WHAT: I refer almost all of my clients to a pelvic floor physical therapist. The response I have gotten from 99% of them is “what’s that?” A pelvic floor physical therapist specializes in therapy and rehabilitation to treat pelvic floor dysfunction and pelvic pain. They utilize biofeedback, external and internal manual therapies, trigger point release, micro-needling and at home exercises to rebuild and strengthen your pelvic floor muscles.

WHEN: You should see a pelvic floor PT whenever you are having any sort of pelvic floor dysfunction. Also, go after giving birth! In Europe, most women go to the Pelvic Floor PT for up to a year after giving birth- this is the standard of care.

WHY: Pelvic Floor PTs can help with issues related to bladder and bowel disorders, pain during sex (vulvodynia, vaginismus, etc.), pelvic pain, post-trauma pain, and rebuilding pelvic floor muscles and control after having a baby.

WHO do I recommend:

The Center For Pelvic Floor and Core Rehabilitation

Stacey Clarke, DPT, WCS

Certified Yoga Instructor

WHAT: I know, I know… You’re probably thinking, “what the heck does yoga have to do with my sexual health?” A lot! Yoga is a spiritual practice that combines breath work, meditation, mindfulness, relaxation and bodily postures. Different benefits can be attained depending on the class or style. Hot Power Vinyasa is an intense, calorie burning practice that will challenge your physical strength, balance and flexibility. A Restorative Yin practice allows you to stretch deeply, calming the mind and becoming deeply aware of the way your mind and body are connected.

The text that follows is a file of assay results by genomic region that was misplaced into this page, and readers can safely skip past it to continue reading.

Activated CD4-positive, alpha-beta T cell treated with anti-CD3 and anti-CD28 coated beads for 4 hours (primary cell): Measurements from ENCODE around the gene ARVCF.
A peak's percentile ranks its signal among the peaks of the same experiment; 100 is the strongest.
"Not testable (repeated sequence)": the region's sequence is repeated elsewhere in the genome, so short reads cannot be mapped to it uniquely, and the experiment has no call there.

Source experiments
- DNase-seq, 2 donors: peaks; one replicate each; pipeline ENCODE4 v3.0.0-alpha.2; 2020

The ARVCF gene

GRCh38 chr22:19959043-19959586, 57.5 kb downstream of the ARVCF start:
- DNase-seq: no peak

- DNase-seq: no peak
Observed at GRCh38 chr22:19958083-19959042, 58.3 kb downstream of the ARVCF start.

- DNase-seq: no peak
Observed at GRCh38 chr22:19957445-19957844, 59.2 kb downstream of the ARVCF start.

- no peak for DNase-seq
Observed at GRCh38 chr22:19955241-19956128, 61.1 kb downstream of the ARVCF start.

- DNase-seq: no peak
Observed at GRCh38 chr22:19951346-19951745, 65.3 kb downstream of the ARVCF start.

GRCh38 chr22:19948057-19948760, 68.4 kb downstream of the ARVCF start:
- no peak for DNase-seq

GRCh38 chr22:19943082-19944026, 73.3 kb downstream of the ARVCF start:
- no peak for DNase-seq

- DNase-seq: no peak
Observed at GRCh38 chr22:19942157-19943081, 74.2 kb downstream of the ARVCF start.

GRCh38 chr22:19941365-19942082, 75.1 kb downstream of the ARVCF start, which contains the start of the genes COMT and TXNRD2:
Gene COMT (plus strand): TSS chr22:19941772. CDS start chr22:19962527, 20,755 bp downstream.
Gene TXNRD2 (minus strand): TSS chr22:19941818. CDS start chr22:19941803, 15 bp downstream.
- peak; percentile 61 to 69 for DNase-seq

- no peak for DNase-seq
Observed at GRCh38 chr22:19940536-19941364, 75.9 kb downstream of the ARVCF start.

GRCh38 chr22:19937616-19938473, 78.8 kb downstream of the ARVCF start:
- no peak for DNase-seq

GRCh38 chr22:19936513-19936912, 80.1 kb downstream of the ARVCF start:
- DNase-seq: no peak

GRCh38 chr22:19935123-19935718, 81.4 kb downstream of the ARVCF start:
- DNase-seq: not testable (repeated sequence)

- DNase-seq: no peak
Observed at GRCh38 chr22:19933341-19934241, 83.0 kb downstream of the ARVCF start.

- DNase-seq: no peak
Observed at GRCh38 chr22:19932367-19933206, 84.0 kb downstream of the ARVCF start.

WHEN: Everyone can benefit from the benefits of yoga at any age. Find a class, teacher and style that suit your needs.

WHY: As a certified yoga teacher I have seen the improvements that yoga can provide to people struggling with anxiety, depression, body image issues, those struggling with a mind-body connection or people with pelvic pain or pain during sex.

WHO do I recommend:

It’s Yoga

Simply Power Yoga

Elemental OM

Educating yourself and being an advocate for your own sexual health is one of the most empowering things a woman can do. Challenge yourself to be proactive and do not be afraid to ask questions. Being curious is what life is all about! If you have any further questions feel free to contact me at Christy@christyhaas.com or visit my website www.christyhaas.com.

Christy Haas
Christy Haas MA, LPCC is professional counselor with a specialty in sex therapy and couples counseling. She is a Cincinnati-native, graduating from University of Cincinnati with a BA in Communication, and then completing a Masters in Clinical Mental Health Counseling from Xavier University.  Following her Masters training she completed the Sex Therapy Certificate program at University of Michigan. As a Registered Yoga Teacher, she enjoys implementing aspects of yoga (breath work, mindfulness, mind-body connection work) into her clinical practice. While she finds that working with individuals and couples in her private practices immensely rewarding, having the ability to talk sex and relationships with all of the Cincy Chic readers is an exciting and humbling opportunities. Contact her at christy@christyhaas.com. You can also visit her website: www.christyhaas.com and follow her on Facebook Christy Haas Relationship and Sex Therapy